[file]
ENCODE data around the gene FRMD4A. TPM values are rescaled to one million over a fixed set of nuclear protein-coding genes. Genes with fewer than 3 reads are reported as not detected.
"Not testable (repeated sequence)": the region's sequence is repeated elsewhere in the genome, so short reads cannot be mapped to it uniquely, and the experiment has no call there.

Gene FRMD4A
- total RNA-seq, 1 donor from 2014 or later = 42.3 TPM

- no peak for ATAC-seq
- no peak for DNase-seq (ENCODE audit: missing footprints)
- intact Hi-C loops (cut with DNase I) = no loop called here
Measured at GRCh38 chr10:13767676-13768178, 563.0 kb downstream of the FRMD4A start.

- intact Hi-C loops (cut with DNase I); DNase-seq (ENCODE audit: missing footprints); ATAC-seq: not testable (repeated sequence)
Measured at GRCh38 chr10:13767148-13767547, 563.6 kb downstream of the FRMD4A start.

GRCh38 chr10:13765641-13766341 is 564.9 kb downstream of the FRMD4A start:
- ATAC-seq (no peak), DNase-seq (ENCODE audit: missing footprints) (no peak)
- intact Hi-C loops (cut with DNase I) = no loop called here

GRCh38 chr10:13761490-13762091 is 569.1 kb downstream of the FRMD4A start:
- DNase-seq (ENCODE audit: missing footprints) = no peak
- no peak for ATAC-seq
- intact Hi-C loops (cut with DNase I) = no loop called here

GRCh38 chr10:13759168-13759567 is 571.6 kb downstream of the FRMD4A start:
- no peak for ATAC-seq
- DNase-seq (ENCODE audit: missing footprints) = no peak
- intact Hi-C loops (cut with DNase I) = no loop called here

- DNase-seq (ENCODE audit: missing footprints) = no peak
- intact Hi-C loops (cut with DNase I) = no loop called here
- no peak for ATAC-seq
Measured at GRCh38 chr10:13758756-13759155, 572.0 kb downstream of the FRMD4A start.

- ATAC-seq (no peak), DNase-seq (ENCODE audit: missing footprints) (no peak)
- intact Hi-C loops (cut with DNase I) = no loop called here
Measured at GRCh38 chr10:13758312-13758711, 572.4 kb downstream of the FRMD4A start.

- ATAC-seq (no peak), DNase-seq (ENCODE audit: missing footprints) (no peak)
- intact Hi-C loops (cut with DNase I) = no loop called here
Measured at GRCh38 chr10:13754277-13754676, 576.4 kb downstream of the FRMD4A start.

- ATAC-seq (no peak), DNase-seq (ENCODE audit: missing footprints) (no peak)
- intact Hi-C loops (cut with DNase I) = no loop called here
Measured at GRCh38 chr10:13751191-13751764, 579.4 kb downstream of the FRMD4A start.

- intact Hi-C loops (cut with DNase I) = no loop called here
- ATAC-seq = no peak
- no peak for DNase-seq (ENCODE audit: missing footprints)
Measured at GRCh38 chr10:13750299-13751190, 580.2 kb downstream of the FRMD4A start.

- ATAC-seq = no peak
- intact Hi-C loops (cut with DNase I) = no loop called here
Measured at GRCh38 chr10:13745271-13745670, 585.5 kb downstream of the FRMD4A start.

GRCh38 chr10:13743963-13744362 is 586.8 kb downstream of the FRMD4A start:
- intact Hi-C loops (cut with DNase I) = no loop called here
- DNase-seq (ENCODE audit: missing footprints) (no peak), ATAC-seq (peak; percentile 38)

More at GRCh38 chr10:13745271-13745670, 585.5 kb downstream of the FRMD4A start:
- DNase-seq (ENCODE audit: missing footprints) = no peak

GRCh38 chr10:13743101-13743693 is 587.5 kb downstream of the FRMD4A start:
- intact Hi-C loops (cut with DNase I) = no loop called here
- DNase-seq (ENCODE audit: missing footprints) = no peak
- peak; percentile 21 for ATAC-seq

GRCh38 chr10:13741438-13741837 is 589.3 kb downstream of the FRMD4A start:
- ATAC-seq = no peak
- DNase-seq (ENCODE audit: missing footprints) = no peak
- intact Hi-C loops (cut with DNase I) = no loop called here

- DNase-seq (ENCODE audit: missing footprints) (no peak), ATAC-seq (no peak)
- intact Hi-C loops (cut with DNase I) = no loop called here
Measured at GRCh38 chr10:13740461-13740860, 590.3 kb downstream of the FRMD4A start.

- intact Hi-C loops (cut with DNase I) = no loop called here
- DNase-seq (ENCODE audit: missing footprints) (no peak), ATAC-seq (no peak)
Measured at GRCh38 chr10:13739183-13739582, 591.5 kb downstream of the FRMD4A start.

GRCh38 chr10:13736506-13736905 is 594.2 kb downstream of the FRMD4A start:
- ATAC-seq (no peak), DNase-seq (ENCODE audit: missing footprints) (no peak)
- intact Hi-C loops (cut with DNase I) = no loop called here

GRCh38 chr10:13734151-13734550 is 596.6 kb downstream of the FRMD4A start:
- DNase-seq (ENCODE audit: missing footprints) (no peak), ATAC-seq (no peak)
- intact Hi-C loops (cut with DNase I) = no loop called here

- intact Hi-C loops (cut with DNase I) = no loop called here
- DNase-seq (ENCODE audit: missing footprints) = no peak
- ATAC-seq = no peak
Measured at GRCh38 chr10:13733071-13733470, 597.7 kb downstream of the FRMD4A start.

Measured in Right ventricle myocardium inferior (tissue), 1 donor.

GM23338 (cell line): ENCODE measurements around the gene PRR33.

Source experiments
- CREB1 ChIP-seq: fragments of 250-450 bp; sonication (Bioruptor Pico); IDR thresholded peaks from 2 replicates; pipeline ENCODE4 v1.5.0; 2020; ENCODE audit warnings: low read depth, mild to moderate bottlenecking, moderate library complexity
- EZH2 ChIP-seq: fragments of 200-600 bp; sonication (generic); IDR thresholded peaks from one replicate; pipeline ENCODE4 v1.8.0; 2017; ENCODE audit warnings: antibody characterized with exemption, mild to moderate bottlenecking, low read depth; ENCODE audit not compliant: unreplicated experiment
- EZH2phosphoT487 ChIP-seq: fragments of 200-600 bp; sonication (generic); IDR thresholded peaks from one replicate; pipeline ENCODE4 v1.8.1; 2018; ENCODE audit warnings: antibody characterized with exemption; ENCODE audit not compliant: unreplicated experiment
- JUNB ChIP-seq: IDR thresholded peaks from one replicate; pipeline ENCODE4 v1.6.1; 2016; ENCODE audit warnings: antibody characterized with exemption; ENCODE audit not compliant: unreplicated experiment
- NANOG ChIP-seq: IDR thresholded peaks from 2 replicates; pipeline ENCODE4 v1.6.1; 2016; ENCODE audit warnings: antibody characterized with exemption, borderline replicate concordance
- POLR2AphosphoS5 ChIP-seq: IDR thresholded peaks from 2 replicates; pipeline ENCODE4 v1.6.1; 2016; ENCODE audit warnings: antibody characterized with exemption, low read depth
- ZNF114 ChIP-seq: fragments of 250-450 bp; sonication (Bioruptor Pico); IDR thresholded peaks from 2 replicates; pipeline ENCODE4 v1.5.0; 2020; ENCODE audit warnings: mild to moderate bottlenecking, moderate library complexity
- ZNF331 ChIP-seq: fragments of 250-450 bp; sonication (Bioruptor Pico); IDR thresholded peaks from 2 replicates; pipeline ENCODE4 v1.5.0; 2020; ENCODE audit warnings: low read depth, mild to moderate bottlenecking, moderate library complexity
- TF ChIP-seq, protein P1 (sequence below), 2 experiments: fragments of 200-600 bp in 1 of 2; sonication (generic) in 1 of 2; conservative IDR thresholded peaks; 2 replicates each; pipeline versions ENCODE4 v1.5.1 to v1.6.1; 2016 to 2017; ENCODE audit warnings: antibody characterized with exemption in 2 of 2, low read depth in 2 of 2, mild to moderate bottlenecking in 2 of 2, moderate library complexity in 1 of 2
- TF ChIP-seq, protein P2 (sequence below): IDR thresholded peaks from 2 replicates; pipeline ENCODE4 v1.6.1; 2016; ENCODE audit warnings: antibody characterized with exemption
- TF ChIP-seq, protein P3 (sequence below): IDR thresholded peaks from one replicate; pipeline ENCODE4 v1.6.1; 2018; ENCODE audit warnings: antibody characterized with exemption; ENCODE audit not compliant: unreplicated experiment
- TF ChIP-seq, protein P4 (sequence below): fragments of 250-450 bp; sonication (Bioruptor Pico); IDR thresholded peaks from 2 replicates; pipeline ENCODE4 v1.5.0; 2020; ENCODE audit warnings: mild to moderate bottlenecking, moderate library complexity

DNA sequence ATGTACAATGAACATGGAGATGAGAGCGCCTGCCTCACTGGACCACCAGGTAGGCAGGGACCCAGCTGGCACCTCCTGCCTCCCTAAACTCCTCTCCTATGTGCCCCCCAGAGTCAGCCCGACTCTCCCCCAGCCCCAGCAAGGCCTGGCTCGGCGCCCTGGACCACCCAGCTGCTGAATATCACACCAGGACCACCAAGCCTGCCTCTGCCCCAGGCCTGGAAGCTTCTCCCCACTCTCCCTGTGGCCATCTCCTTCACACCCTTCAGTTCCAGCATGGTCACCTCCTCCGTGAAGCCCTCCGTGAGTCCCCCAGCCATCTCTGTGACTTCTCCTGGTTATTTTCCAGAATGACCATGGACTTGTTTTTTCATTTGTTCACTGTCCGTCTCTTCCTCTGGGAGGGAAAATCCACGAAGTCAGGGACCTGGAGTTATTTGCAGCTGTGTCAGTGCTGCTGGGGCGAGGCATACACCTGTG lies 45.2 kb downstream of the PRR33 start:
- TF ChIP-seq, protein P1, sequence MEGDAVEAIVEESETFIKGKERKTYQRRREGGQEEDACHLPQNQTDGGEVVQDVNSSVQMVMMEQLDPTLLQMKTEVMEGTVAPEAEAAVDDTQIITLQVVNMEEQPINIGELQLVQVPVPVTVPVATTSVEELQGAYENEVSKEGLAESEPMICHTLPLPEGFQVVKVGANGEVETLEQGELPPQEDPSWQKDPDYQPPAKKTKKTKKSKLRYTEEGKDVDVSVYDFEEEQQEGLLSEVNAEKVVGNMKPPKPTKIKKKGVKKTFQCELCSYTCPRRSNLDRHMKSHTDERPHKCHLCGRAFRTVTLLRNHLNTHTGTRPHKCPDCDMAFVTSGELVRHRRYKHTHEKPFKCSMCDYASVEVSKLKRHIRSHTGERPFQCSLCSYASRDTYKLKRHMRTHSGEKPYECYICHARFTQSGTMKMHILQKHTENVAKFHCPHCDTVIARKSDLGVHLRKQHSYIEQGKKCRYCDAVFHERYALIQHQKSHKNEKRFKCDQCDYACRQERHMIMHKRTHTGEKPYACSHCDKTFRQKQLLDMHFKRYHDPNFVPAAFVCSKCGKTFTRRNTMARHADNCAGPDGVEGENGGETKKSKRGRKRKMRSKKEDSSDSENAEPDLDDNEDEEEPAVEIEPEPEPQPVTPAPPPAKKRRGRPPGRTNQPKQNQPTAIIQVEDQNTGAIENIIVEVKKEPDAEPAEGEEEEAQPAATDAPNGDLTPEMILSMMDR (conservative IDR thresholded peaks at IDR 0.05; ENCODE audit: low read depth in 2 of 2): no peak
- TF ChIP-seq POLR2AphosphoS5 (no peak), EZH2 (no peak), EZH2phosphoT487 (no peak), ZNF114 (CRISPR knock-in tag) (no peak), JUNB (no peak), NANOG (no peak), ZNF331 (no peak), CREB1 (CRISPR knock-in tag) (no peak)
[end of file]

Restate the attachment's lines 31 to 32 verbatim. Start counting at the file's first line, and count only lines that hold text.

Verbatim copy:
Measured at GRCh38 chr10:13754277-13754676, 576.4 kb downstream of the FRMD4A start.

- ATAC-seq (no peak), DNase-seq (ENCODE audit: missing footprints) (no peak)